leadership, there is clearly a perception in our institution that
there is a double standard in this area: employees (particularly
nurses) can be disciplined and terminated for problematic behavior,
but the perception is that such behavior by physicians is often
tolerated.

Dr. Ring's commentary highlights
the difficulty in addressing unprofessional conduct issues with
medical staff, including house staff. Medical centers often have
limited authority over house staff and attending physicians and
must utilize lengthy and cumbersome Medical Staff processes to
effectively address these issues. While Medical Staff bylaws are
designed to protect medical staff, their "numerous rights and
extensive due process guarantees" mean that implementing corrective
action is extraordinarily time-consuming and cumbersome and often
results in no action being taken, even in cases of problematic
patterns of behavior. Not only is the lack of action a problem for
other caregivers and patients who interact with the physician in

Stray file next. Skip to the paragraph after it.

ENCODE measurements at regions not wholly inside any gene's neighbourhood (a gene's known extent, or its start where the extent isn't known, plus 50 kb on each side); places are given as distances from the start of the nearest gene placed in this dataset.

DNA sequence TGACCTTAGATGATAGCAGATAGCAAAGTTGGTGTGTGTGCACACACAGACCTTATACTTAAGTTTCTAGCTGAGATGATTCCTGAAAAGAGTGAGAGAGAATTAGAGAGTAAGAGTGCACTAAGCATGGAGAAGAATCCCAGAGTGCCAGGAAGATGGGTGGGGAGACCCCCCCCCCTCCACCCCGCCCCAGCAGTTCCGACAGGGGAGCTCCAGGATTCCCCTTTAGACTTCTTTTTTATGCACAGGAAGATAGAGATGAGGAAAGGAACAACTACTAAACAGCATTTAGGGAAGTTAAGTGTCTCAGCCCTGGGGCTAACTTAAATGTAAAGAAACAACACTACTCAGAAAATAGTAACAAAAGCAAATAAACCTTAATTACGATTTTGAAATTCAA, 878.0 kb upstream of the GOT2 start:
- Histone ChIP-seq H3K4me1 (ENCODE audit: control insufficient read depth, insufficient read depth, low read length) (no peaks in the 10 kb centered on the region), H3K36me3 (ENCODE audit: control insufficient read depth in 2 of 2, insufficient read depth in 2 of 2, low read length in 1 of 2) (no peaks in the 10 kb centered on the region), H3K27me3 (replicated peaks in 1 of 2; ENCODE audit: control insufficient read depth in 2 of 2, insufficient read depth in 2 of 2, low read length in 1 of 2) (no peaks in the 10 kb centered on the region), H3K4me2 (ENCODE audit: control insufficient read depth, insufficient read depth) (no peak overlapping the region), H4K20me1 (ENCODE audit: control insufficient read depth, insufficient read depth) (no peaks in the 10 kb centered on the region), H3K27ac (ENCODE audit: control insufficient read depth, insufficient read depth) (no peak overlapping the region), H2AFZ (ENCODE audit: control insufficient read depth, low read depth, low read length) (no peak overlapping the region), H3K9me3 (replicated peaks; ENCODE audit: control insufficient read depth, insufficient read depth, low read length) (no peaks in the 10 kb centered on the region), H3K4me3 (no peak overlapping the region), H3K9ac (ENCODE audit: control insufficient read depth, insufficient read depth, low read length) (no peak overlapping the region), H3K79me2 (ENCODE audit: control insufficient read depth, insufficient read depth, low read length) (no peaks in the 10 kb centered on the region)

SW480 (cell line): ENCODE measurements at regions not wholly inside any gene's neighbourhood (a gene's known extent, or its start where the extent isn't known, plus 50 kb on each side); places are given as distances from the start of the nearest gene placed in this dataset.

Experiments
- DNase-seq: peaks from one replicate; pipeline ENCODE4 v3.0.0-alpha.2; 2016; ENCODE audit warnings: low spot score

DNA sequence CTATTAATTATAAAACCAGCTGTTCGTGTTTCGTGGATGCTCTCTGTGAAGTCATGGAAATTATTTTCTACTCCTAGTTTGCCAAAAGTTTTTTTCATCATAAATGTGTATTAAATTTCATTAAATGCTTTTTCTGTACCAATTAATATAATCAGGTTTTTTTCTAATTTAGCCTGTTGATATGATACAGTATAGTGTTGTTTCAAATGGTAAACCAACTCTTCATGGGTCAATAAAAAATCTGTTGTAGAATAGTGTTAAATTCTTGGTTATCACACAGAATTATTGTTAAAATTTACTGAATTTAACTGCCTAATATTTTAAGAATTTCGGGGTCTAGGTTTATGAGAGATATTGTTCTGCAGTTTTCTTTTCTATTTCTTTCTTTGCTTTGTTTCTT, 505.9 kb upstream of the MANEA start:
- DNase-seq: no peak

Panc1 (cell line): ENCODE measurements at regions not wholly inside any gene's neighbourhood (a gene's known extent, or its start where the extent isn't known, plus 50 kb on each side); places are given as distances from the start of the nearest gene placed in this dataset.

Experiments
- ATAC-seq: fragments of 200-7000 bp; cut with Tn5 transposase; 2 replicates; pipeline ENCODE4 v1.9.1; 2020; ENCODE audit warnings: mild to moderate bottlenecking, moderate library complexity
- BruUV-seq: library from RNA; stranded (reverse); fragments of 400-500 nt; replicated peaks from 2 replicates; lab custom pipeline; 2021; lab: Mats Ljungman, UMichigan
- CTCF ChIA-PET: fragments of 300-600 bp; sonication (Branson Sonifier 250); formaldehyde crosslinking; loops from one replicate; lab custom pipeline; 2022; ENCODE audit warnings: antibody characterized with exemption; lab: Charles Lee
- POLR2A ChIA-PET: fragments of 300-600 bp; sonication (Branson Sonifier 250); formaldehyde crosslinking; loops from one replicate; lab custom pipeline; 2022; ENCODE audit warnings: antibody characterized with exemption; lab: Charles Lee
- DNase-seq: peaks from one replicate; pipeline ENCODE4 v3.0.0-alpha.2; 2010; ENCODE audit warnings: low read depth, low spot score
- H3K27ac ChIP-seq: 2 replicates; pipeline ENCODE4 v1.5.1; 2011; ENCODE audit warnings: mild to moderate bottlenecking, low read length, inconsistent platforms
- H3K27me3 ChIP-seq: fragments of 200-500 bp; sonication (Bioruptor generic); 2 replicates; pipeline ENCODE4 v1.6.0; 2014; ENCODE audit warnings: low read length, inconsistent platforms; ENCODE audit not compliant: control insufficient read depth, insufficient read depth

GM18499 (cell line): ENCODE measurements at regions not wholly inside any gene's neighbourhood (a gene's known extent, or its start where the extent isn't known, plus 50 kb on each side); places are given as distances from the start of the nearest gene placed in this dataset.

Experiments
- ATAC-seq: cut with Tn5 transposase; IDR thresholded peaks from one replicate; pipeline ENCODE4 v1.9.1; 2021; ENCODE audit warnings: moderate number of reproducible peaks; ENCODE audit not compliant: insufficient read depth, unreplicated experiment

question, but in a teaching setting, attending physicians'
unchecked unprofessional behavior can serve as a negative
role-model for junior physicians and house staff—the
perception spreads that disruptive, disrespectful behavior is
acceptable.

I wholeheartedly agree with Dr.
Ring's comment that the Executive Medical Board at our facility has
tended toward conflict avoidance, often recommending that problem
physicians be given yet one more chance; I suspect this is true in
most institutions. I appreciate that the leadership of individuals
like Dr. Ring is increasing the chances of prompt and direct action
in cases of unprofessional conduct, but in my view, this is
happening far too slowly. As Dr. Ring says, fortunately most